Over the past few years, Amazon has been manufacturing more of its own products. Think of Amazon Home, Amazon Fashion, and even Amazon Fresh. Having their own product lines and branding gives them more control over the entire manufacturing and supply chain process, which puts them in a position to grow even more.
Amazon Supply Chain: Warehousing
When products are manufactured, whether it be by a third party seller or Amazon, they need somewhere to be stored and set for delivery. This is where Amazon’s warehousing strategy comes in. Because there are so many buyers from all over the world, Amazon builds warehouses close to big cities with high populations to ensure fast delivery. For people who live in less populated areas, Amazon has smaller warehouses to make sure those individuals get the same customer experience as the rest of their shoppers.
A massive amount of products from faux house plants to cool tech gadgets are stored in these warehouses, and inventory in each is based on supply and demand. With an advanced organization strategy and robots to help out, each warehouse is efficient when it comes to picking and packing products for the fastest delivery possible.
Amazon Supply Chain: Technology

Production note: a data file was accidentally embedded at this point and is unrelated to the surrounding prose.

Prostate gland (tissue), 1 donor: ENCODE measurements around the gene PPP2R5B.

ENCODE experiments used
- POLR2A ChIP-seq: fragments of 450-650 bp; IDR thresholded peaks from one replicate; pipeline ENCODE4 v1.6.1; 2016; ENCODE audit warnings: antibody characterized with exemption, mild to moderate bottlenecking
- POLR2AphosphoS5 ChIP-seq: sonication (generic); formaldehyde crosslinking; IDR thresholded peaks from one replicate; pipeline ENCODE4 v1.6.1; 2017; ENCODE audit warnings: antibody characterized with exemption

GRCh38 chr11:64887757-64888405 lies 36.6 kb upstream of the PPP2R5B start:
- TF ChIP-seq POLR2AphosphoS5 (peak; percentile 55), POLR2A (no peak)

The use of advanced technology is one of the biggest reasons the Amazon supply chain process is so successful. With robots helping to find the products ordered, pack them up to get ready for shipping, and assist in other inventory needs, the use of technology makes Amazon as a whole extremely efficient and cost-effective.
Amazon is always looking for new and innovative ways to be better, and as a result, their technology is always getting bigger and better. One example is Amazon Prime Air – while it’s not fully rolled out yet, this will revolutionize online shopping even more than Amazon already has. Once Amazon Prime Air launches, people who live near a drone warehouse will be able to receive their orders within 30 minutes of placing them.
Amazon Supply Chain: Delivery
There are so many different ways that Amazon provides delivery services, which is part of the reason they’re one of the best online retailers in the world. They have multi-day delivery, 2-day delivery, even same-day delivery in some areas, and soon, they’ll have drone delivery. But that’s not the only thing that sets them apart.
Amazon knows there are multiple ways to get a package from the warehouse to the doorstep, and they utilize their resources. More specifically, they use their own Amazon trucks, Fedex, and UPS to be as efficient as possible.
Global Supply Chain
Amazon isn’t just for people living in the United States. Sellers who want to branch out and offer their products to people around the globe can do so with Amazon and their international marketplaces. Here are all of the options divided by continent:
- North America:
- Middle East:
International selling isn’t for everyone, but Amazon’s global supply chain opens up endless opportunities to grow and expand into different markets all around the world. Although customers overseas might not know about your brand yet, they’ll know what Amazon is and be more likely to purchase your products.
There is so much to learn from Amazon’s supply chain process, and if you’re looking to sell on Amazon, having this built-in system can be incredibly beneficial as you expand your business and brand.